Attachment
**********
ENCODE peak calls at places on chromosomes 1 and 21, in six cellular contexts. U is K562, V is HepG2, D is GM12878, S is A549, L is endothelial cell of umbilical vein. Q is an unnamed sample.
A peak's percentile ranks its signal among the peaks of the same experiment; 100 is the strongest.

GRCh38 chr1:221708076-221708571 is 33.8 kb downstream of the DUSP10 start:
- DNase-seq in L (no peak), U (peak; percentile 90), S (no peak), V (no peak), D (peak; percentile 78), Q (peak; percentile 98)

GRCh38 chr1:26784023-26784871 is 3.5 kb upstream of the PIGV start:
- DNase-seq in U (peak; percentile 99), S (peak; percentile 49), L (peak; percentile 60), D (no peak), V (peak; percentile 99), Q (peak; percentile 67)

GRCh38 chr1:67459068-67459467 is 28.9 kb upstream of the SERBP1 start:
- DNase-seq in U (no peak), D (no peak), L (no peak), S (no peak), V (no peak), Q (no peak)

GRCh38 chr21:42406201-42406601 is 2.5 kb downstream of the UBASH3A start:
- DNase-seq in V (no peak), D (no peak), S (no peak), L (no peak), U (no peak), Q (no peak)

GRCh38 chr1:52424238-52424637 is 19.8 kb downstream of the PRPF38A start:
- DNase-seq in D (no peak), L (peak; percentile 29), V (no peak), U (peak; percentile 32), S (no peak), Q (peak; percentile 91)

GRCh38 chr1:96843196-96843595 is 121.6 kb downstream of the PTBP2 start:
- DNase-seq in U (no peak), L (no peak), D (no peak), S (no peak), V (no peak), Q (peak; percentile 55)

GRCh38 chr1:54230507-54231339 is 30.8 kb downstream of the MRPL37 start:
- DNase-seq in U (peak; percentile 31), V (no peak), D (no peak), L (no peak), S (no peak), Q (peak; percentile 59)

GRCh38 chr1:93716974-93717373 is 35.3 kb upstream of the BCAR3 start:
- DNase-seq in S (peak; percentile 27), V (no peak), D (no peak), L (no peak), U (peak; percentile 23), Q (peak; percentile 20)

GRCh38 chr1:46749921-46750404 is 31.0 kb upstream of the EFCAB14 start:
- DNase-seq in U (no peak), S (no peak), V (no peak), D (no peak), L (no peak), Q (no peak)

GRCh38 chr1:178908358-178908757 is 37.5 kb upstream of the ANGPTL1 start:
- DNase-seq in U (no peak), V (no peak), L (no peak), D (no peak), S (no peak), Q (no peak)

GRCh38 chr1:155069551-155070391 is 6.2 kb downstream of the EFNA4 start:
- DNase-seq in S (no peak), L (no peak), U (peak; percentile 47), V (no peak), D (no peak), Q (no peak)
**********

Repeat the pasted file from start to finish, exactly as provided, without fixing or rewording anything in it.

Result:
ENCODE peak calls at places on chromosomes 1 and 21, in six cellular contexts. U is K562, V is HepG2, D is GM12878, S is A549, L is endothelial cell of umbilical vein. Q is an unnamed sample.
A peak's percentile ranks its signal among the peaks of the same experiment; 100 is the strongest.

GRCh38 chr1:221708076-221708571 is 33.8 kb downstream of the DUSP10 start:
- DNase-seq in L (no peak), U (peak; percentile 90), S (no peak), V (no peak), D (peak; percentile 78), Q (peak; percentile 98)

GRCh38 chr1:26784023-26784871 is 3.5 kb upstream of the PIGV start:
- DNase-seq in U (peak; percentile 99), S (peak; percentile 49), L (peak; percentile 60), D (no peak), V (peak; percentile 99), Q (peak; percentile 67)

GRCh38 chr1:67459068-67459467 is 28.9 kb upstream of the SERBP1 start:
- DNase-seq in U (no peak), D (no peak), L (no peak), S (no peak), V (no peak), Q (no peak)

GRCh38 chr21:42406201-42406601 is 2.5 kb downstream of the UBASH3A start:
- DNase-seq in V (no peak), D (no peak), S (no peak), L (no peak), U (no peak), Q (no peak)

GRCh38 chr1:52424238-52424637 is 19.8 kb downstream of the PRPF38A start:
- DNase-seq in D (no peak), L (peak; percentile 29), V (no peak), U (peak; percentile 32), S (no peak), Q (peak; percentile 91)

GRCh38 chr1:96843196-96843595 is 121.6 kb downstream of the PTBP2 start:
- DNase-seq in U (no peak), L (no peak), D (no peak), S (no peak), V (no peak), Q (peak; percentile 55)

GRCh38 chr1:54230507-54231339 is 30.8 kb downstream of the MRPL37 start:
- DNase-seq in U (peak; percentile 31), V (no peak), D (no peak), L (no peak), S (no peak), Q (peak; percentile 59)

GRCh38 chr1:93716974-93717373 is 35.3 kb upstream of the BCAR3 start:
- DNase-seq in S (peak; percentile 27), V (no peak), D (no peak), L (no peak), U (peak; percentile 23), Q (peak; percentile 20)

GRCh38 chr1:46749921-46750404 is 31.0 kb upstream of the EFCAB14 start:
- DNase-seq in U (no peak), S (no peak), V (no peak), D (no peak), L (no peak), Q (no peak)

GRCh38 chr1:178908358-178908757 is 37.5 kb upstream of the ANGPTL1 start:
- DNase-seq in U (no peak), V (no peak), L (no peak), D (no peak), S (no peak), Q (no peak)

GRCh38 chr1:155069551-155070391 is 6.2 kb downstream of the EFNA4 start:
- DNase-seq in S (no peak), L (no peak), U (peak; percentile 47), V (no peak), D (no peak), Q (no peak)